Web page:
"For us, the organizers of the vigil are phony-baloney, betraying the sacrifices that those men and women make in Iraq, by demanding that we pull our troops out now and leave Iraq to go to hell," said Kristinn Taylor, co-leader of the [FreeRepublic.com] group's Washington, D.C., chapter. "This is a publicity stunt."A publicity stunt? Did Cindy Sheehan conduct her vigil on the top of a telephone pole? Kristinn, that's a publicity stunt.
What Sheehan's genuine protest has accomplished, among other things, is to illustrate in human terms the fact that there had been inadequate planning for the post-war occupation in Iraq, the time period in which Casey, Sheehan's son, was killed. Had there been adequate planning, would the occupation have been as bloody? Would Casey still be alive?
The State Department memo from 7 February 2003 which was declassified recently and which warned State Department Under Secretary Paula Dobriansky about U.S. Central Command's lack of planning for the post-war phase is another illustration, an Exhibit B. One can only imagine what the response of the "top CENTCOM officials" was when Craner, Dewey and Simons of the State Department offered "technical assistance" to them. I can picture the CENTCOM officials smiling and saying "No thanks. We're good." Or "We can handle it. We're professionals."
So why was there inadequate planning for the occupation? Mickey Herskowitz, who in 1999 was removed as the ghost-writer for Bush's autobiography, told interviewer Russ Baker in 2004 that the idea of a "small war"—a quick get-in-get-out engagement—dates back to the Reagan-Thatcher years. Apparently it was Cheney, then the Chairman of the House Republican Policy Committee, who said something like "Start a small war. Pick a country where there is justification you can jump on, go ahead and invade." The Bush administration must have been convinced, right through the "Mission Accomplished" publicity stunt, that that's what they would be able to do. They would wage a small get-in-get-out war that they could walk away from and enjoy the prestige that a successful military campaign always provides a political leader. The concerns that were raised about the aftermath of the war were confidently ignored. It's probably safe to say that the Bush administration's obssession with invading Iraq wasn't motivated by a desire to bring about Armageddon and the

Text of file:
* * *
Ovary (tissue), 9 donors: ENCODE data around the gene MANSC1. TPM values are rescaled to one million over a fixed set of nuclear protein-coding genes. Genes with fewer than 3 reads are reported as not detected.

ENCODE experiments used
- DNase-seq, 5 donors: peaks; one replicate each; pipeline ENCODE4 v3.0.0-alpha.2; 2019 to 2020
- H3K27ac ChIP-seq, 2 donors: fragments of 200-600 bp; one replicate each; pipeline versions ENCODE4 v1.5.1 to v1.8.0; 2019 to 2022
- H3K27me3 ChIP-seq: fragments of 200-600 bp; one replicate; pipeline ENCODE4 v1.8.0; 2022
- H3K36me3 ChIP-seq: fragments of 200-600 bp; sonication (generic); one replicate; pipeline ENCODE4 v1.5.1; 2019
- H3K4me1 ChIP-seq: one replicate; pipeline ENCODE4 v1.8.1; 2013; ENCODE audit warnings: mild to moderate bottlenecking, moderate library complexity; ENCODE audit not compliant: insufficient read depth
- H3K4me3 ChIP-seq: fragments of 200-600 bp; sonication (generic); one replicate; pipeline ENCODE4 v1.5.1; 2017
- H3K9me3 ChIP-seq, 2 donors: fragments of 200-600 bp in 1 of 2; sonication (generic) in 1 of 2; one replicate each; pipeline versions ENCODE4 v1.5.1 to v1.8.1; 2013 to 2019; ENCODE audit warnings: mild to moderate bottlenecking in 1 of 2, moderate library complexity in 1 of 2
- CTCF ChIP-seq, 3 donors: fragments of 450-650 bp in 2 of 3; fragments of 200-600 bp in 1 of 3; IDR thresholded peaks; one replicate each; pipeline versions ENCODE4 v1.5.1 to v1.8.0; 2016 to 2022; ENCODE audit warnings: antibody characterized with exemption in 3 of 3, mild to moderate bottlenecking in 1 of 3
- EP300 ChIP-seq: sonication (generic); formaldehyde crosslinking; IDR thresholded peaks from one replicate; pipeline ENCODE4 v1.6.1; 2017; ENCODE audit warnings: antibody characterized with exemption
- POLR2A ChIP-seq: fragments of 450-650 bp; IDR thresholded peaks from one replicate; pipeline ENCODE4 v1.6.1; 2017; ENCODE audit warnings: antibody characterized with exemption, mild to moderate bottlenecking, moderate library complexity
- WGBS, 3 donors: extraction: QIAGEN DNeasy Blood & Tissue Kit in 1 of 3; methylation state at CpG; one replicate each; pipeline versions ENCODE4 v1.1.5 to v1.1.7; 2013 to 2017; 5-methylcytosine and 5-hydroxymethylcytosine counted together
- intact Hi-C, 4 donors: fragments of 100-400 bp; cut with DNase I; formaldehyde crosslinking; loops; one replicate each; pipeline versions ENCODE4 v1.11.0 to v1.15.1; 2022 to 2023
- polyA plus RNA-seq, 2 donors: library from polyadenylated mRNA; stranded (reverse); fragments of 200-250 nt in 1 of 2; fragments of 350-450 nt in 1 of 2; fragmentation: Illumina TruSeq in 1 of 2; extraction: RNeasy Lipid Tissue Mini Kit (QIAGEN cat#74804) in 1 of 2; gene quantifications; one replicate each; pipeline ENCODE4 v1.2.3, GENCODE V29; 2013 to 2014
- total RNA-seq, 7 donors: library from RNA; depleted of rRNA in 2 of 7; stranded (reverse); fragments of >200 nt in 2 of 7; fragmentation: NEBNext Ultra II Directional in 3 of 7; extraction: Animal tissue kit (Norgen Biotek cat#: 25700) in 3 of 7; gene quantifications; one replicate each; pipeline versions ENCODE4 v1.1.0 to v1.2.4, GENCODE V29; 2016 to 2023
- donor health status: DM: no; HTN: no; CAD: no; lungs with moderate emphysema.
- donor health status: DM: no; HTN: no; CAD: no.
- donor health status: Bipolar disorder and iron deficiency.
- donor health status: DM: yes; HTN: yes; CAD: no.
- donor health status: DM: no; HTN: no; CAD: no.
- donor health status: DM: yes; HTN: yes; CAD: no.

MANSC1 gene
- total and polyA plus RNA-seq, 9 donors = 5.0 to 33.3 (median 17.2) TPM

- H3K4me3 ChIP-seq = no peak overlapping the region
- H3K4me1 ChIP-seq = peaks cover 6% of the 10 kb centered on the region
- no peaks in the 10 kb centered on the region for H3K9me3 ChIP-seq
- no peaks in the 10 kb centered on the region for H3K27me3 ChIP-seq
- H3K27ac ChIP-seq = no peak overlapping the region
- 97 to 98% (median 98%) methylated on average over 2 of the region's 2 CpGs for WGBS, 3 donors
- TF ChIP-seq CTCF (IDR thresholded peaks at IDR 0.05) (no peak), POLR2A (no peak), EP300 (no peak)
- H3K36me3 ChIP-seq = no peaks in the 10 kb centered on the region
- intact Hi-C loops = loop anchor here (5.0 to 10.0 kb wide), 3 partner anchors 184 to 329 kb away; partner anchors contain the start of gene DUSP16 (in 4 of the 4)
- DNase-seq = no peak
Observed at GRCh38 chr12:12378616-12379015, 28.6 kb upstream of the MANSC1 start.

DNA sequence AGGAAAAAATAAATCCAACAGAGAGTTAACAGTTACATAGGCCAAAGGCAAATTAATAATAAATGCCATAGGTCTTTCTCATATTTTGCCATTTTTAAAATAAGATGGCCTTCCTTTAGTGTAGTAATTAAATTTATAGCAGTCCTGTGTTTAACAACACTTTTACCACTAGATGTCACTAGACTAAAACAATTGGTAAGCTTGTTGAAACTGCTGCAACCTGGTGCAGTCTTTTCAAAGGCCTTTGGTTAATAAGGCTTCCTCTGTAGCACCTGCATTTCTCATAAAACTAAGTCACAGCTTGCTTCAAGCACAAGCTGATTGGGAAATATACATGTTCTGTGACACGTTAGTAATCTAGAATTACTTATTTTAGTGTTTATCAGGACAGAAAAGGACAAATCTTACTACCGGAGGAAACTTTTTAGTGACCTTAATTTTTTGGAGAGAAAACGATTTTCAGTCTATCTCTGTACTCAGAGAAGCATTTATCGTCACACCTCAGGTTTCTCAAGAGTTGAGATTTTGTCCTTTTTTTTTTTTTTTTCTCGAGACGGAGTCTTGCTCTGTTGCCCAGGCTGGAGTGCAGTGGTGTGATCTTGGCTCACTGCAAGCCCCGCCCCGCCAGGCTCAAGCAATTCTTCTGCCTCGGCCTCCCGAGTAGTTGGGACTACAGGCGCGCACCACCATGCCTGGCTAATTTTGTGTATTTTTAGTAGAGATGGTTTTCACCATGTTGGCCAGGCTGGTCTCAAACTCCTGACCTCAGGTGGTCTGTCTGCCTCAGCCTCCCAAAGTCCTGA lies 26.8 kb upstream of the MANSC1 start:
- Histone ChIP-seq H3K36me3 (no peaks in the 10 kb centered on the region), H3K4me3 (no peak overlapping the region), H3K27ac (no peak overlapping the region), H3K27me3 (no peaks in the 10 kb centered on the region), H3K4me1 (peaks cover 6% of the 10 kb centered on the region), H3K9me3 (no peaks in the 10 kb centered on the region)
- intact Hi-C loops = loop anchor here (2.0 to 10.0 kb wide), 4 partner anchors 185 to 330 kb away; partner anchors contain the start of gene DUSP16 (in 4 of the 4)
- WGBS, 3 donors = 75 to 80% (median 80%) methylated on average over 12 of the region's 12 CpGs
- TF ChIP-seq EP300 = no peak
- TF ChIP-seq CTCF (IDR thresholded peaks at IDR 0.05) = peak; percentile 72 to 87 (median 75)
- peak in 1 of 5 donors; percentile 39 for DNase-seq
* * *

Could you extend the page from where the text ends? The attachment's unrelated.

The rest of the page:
return of Christ, even though Bush has close ties with Tim LaHaye, the author of the Left Behind series of apocalyptic novels, of which 60 million copies have been sold. The premature "Mission Accomplished" stunt suggests pretty clearly that they expected to follow a get-in-get-out plan. Had Bush wanted to precipitate the "Rapture" and the "Tribulation," he would not have expected to be around to see the end of the war, except from a vantage point in Heaven with the other raptured faithful. Even so, this quote from a Rolling Stone article from January 2004 is a little chilling:
But the idea that Bush, in going to war against Iraq, might have been moved not by politics but by an apocalyptic vision is terrifying to some. Last October, the Rev. C. Welton Gaddy of the Interfaith Alliance wrote a formal letter to Bush, saying, in part, "Please assure the American people that you are not developing foreign policy on the basis of a fundamentalist biblical theology that requires cataclysm in Israel in order to guarantee the return of Christ." So far, he has not received an answer, and the White House didn't return calls from Rolling Stone asking whether the president has read Left Behind.As far as pulling our troops out now and leaving Iraq "to go to hell," as Kristinn described it, my suspicion is that the insurgency would diminish to the degree that the American presence in Iraq diminishes. If American troops were to pull out immediately, as Sheehan recommended, the very reason that the insurgents are fighting would be eliminated. I imagine they would celebrate the withdrawal beneath Arabic banners reading "Mission Accomplished."